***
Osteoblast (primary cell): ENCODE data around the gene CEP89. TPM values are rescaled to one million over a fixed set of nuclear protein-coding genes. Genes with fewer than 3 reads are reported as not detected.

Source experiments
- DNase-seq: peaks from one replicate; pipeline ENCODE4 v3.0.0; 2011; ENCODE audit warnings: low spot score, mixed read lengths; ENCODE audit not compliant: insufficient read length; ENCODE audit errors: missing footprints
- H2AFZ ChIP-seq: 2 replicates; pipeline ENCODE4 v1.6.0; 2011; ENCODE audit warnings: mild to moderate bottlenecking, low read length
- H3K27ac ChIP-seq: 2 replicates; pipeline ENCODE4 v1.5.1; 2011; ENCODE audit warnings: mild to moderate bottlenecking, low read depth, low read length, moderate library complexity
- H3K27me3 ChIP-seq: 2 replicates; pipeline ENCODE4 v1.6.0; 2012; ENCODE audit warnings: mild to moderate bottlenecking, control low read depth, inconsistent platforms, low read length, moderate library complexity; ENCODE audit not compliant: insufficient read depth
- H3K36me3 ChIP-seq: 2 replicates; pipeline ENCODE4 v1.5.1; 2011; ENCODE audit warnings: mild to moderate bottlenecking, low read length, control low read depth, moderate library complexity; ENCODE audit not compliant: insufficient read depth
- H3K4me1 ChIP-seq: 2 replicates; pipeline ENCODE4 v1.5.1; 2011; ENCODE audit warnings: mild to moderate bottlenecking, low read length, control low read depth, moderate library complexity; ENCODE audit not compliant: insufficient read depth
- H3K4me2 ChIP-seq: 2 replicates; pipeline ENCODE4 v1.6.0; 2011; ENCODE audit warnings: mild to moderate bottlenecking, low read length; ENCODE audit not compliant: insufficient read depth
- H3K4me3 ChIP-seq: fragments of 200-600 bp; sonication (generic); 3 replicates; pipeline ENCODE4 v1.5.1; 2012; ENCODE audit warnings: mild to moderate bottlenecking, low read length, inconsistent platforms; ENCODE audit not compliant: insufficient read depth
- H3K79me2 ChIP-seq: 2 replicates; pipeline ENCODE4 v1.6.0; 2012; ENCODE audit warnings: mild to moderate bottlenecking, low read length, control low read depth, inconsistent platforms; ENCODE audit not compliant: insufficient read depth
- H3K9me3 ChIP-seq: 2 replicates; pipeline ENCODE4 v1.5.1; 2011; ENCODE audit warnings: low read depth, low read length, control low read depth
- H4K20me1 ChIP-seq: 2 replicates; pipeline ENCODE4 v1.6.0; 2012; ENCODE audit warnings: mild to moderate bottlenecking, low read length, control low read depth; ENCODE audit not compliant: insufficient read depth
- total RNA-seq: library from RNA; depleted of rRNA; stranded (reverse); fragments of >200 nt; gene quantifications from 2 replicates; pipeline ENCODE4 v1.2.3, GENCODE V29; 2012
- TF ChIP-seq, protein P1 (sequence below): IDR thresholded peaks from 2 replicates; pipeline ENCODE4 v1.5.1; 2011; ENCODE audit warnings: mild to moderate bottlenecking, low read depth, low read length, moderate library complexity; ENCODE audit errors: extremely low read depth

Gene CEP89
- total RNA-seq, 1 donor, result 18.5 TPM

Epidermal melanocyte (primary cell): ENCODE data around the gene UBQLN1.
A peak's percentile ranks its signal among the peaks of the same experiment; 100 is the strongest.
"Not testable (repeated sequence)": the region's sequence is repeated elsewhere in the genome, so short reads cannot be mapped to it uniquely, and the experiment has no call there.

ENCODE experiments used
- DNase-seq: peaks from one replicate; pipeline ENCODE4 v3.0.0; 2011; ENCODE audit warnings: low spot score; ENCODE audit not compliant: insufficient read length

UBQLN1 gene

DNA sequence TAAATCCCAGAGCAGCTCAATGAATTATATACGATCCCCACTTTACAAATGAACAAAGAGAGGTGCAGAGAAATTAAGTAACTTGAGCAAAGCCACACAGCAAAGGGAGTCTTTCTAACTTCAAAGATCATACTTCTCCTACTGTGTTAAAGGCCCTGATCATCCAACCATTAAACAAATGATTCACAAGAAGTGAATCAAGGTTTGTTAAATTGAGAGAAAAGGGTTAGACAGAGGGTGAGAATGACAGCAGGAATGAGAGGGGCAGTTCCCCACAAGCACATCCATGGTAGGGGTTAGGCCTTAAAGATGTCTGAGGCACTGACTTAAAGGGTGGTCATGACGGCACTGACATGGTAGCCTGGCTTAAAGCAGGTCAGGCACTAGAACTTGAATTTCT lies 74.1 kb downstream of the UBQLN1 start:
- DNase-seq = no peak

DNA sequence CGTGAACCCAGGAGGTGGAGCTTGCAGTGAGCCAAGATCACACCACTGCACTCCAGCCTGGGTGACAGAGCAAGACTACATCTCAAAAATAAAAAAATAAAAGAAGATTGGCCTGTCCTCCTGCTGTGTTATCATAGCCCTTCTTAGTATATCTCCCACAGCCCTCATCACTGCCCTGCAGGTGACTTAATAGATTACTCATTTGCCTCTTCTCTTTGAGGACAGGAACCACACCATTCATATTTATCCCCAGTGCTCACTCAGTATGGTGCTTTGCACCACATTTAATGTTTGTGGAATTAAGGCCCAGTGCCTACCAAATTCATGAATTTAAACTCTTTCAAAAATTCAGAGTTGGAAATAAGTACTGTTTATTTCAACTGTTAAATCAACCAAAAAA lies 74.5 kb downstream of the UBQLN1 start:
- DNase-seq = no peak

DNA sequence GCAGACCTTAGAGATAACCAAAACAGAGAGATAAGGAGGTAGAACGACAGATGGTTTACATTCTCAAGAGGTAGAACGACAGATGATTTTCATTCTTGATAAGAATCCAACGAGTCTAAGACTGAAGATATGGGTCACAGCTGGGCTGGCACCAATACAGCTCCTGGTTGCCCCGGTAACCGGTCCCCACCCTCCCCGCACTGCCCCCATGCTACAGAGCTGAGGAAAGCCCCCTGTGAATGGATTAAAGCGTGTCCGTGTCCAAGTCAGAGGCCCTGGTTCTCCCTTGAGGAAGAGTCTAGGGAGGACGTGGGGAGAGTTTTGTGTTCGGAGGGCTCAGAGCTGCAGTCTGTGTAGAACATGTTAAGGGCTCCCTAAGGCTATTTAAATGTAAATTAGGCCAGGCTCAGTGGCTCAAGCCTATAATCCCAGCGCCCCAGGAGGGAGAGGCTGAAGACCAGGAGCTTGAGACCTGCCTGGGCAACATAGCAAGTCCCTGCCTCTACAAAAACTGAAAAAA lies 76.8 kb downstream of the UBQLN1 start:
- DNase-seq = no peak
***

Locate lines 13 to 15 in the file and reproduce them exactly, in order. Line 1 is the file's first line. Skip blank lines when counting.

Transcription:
- H4K20me1 ChIP-seq: 2 replicates; pipeline ENCODE4 v1.6.0; 2012; ENCODE audit warnings: mild to moderate bottlenecking, low read length, control low read depth; ENCODE audit not compliant: insufficient read depth
- total RNA-seq: library from RNA; depleted of rRNA; stranded (reverse); fragments of >200 nt; gene quantifications from 2 replicates; pipeline ENCODE4 v1.2.3, GENCODE V29; 2012
- TF ChIP-seq, protein P1 (sequence below): IDR thresholded peaks from 2 replicates; pipeline ENCODE4 v1.5.1; 2011; ENCODE audit warnings: mild to moderate bottlenecking, low read depth, low read length, moderate library complexity; ENCODE audit errors: extremely low read depth